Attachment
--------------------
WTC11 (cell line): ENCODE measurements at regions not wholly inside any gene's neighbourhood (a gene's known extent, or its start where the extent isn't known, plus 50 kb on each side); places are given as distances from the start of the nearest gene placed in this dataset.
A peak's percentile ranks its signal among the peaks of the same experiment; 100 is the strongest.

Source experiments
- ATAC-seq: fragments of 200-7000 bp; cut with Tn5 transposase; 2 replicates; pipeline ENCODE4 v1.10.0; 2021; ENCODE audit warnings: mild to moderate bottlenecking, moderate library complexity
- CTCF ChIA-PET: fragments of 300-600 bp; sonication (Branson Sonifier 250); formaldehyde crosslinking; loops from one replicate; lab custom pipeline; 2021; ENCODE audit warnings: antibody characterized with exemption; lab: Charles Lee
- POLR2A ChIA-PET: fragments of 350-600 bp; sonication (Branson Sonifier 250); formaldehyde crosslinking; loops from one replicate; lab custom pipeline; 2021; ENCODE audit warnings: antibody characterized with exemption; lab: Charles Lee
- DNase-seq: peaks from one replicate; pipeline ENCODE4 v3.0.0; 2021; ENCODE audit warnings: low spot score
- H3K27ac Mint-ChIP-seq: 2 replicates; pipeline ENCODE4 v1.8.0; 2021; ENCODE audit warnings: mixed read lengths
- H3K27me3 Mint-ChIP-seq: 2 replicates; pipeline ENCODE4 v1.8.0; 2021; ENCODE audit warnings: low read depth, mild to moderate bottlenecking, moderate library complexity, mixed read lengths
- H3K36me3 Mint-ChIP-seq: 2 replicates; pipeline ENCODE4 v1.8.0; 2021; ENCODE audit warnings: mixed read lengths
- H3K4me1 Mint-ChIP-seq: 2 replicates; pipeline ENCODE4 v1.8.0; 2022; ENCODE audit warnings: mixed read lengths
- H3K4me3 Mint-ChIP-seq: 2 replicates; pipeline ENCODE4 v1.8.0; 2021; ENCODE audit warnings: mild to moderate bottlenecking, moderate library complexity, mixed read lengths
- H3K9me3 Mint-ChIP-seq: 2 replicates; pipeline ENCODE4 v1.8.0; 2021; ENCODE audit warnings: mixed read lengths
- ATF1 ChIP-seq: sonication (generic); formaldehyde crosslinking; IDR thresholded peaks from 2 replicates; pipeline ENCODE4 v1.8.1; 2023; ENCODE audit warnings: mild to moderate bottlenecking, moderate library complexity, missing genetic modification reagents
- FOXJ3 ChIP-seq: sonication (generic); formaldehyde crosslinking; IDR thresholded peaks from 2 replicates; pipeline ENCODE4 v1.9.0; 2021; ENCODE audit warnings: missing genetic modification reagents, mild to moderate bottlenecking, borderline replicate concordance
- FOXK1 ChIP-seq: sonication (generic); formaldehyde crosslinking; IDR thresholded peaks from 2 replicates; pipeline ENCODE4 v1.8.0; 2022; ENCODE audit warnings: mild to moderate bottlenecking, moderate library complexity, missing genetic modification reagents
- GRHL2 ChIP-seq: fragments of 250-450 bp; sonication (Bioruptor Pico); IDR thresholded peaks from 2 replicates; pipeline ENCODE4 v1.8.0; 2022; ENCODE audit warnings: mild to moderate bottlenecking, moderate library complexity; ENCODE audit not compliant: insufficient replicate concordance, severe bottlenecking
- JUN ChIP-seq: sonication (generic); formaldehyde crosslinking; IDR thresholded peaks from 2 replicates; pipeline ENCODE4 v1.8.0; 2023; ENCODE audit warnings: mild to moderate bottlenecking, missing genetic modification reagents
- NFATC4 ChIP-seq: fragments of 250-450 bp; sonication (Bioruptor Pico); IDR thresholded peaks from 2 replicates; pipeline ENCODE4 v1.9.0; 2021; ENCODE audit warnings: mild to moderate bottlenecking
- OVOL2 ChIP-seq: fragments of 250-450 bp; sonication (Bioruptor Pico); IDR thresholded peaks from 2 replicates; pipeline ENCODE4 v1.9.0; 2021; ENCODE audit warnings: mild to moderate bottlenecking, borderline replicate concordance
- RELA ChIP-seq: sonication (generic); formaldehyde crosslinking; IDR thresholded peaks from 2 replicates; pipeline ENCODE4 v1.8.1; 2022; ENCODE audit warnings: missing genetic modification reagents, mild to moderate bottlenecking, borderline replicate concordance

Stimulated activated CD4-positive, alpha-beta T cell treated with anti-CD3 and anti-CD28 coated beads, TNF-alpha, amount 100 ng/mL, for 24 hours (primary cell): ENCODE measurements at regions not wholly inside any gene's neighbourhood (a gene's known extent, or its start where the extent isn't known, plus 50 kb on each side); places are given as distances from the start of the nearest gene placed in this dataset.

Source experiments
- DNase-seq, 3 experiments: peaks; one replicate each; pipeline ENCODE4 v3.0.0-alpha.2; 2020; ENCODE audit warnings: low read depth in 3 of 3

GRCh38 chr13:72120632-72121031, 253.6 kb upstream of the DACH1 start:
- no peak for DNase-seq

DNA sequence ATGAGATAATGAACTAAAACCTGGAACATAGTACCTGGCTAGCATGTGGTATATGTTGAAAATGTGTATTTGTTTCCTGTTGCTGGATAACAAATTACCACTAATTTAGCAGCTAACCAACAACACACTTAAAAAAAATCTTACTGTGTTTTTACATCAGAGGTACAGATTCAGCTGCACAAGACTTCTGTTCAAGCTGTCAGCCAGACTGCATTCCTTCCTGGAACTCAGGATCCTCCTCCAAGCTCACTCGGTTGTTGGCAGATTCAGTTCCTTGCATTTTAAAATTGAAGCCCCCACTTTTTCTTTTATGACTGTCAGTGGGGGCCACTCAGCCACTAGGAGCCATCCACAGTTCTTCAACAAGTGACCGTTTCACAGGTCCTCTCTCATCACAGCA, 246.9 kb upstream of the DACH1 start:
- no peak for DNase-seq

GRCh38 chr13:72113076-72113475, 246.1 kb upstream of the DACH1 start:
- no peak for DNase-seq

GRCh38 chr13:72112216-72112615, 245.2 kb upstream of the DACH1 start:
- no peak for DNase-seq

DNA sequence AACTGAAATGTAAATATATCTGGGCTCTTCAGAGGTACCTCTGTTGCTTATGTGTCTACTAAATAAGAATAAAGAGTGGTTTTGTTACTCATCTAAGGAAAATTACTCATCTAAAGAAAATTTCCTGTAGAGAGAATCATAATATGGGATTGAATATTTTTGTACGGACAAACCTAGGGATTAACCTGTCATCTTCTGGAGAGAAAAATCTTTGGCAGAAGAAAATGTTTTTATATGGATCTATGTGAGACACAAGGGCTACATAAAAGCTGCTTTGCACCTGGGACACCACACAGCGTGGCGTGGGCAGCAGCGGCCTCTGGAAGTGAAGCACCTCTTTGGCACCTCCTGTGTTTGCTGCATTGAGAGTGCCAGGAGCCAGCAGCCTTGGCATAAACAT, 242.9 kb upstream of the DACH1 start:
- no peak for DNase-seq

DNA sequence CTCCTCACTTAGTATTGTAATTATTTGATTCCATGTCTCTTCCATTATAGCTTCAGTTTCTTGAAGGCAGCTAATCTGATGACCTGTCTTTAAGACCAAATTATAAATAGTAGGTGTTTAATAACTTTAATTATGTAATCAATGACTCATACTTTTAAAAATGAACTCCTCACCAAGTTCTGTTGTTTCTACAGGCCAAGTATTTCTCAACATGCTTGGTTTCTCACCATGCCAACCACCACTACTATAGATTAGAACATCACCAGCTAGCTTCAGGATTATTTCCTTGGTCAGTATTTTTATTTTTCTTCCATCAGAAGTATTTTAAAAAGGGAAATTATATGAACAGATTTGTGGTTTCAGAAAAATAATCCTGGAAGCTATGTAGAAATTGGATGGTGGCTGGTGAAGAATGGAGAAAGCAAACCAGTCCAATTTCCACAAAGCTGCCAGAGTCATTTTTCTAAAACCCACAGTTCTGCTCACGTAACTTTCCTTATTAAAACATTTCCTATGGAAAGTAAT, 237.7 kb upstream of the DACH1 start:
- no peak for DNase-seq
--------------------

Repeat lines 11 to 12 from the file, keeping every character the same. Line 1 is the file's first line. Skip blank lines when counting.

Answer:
- H3K4me1 Mint-ChIP-seq: 2 replicates; pipeline ENCODE4 v1.8.0; 2022; ENCODE audit warnings: mixed read lengths
- H3K4me3 Mint-ChIP-seq: 2 replicates; pipeline ENCODE4 v1.8.0; 2021; ENCODE audit warnings: mild to moderate bottlenecking, moderate library complexity, mixed read lengths